Waste in healthcare a costly problem, say experts

Ang Mo Kio Polyclinic, which opened in January, was built with the extensive use of prefabricated components, resulting in 30 per cent improvement in construction productivity.
Ang Mo Kio Polyclinic, which opened in January, was built with the extensive use of prefabricated components, resulting in 30 per cent improvement in construction productivity. ST PHOTO: KUA CHEE SIONG

Waste in OECD nations amounts to as much as one-fifth of health spending: Economist

Out of every 10 patients hospitalised, one would suffer an "adverse event" that would add 13 to 17 per cent to the cost of care, according to an expert.

Up to 70 per cent of these events can be avoided, said Mr David Morgan, a health economist with the Organisation for Economic Cooperation and Development (OECD), yesterday.

He added that based on practices in OECD countries, up to half of antimicrobial medicine prescriptions were unnecessary.

Giving a keynote speech at the Healthcare Infrastructure Technology and Engineering Conference at Max Atria at the Singapore Expo, Mr Morgan said there is a lot of waste in healthcare, some deliberate and others a result of inefficient systems or lack of knowledge.

For example, caesarean sections are more prevalent in some places, either due to cultural preferences, or because doctors are reimbursed much more and therefore encourage women to opt for the procedure rather than natural birth.

Mr Morgan also said some places have administrative expenditure that is more than six times higher than in others, with "no obvious correlation with performance".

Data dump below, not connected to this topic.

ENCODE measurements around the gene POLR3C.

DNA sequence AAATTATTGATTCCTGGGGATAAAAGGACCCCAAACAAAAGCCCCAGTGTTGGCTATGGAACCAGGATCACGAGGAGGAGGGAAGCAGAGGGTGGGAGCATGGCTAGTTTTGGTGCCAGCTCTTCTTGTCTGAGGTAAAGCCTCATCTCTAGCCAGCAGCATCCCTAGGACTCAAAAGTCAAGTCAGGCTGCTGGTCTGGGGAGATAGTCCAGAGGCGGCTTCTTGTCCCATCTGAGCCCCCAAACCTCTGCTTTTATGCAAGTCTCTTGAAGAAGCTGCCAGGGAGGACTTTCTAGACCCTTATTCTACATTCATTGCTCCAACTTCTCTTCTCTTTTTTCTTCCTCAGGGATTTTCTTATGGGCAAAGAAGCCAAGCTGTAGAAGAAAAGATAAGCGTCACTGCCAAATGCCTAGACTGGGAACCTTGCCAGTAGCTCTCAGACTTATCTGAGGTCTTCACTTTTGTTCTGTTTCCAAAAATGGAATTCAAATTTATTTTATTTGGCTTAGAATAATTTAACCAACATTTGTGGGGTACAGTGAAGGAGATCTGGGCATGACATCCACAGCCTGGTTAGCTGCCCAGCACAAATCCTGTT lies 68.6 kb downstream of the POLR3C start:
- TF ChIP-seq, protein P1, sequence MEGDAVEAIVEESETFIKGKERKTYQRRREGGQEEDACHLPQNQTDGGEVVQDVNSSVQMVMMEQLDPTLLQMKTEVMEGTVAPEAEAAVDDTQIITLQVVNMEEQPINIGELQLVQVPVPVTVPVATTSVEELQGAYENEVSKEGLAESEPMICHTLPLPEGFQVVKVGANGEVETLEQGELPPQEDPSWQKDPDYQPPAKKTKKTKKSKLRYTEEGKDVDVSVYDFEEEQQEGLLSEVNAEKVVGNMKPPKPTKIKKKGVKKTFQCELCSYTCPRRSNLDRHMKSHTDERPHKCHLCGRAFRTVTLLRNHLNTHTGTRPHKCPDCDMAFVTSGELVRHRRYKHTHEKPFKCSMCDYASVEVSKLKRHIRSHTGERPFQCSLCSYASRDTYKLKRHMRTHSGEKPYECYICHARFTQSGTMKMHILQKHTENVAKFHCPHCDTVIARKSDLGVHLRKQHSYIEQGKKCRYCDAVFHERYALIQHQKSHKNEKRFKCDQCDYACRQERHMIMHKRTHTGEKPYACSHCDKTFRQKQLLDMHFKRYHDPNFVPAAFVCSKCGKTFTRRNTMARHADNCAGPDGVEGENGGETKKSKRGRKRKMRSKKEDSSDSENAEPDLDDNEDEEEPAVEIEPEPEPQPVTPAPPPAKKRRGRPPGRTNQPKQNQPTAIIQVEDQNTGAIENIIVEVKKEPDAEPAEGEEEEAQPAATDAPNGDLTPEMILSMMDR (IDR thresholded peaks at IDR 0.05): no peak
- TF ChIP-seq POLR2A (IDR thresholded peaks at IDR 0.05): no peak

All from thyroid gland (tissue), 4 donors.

Health Minister Gan Kim Yong, who opened the two-day conference yesterday, said MOH Holdings, the Government's holding company for public healthcare assets, called for quotes last Friday for consultancy services to develop smart technologies for public healthcare facilities.

Waste also occurs when systems are inefficient and hospital discharges are delayed. Patients turning to hospital emergency services instead of going to an outpatient clinic also add to the waste.

He said waste in OECD countries amounts to as much as one-fifth of healthcare expenditure.

Dr Rohan Hammett, a partner in consulting firm Deloitte, also spoke of wasted resources in healthcare.

One driver of this, he said, is paying for volume rather than value. In such cases, there is no incentive to ensure good outcomes.

He predicted that as countries look for more bang for their buck, the use of generic medicine, which are far cheaper than branded ones, will increase. The sum spent on generic medicine has already gone up from 27 per cent of money spent on medicine globally in 2012 to 36 per cent last year.

Dr Hammett sees healthcare becoming more efficient with technology, so patients will not have to wait hours in a clinic. They should be able to fix their appointments, get medicine or even consult a doctor through their mobile phones, he said, adding that up to 40 per cent of work in hospitals can be automated.

Health Minister Gan Kim Yong, who opened the two-day conference yesterday, said MOH Holdings, the Government's holding company for public healthcare assets, called for quotes last Friday for consultancy services to develop smart technologies for public healthcare facilities.

This should translate into more efficient and effective processes for those running the facilities as well as for patients, said an MOH Holdings official.

Recent buildings, such as Ang Mo Kio Polyclinic, which opened in January, were built with the extensive use of prefabricated components, resulting in 30 per cent improvement in construction productivity.

Mr Gan said: "Construction productivity helps us build smart. But we can go further. The design of healthcare facilities can help staff work more productively, and help patients navigate more smoothly."

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A version of this article appeared in the print edition of The Straits Times on March 28, 2018, with the headline 'Waste in healthcare a costly problem, say experts'. Print Edition | Subscribe